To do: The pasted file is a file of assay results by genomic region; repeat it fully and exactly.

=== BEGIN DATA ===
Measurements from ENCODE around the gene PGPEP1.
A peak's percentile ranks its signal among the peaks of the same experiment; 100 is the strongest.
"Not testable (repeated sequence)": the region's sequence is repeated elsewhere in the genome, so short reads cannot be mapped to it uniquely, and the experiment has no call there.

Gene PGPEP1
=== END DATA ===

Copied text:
Measurements from ENCODE around the gene PGPEP1.
A peak's percentile ranks its signal among the peaks of the same experiment; 100 is the strongest.
"Not testable (repeated sequence)": the region's sequence is repeated elsewhere in the genome, so short reads cannot be mapped to it uniquely, and the experiment has no call there.

Gene PGPEP1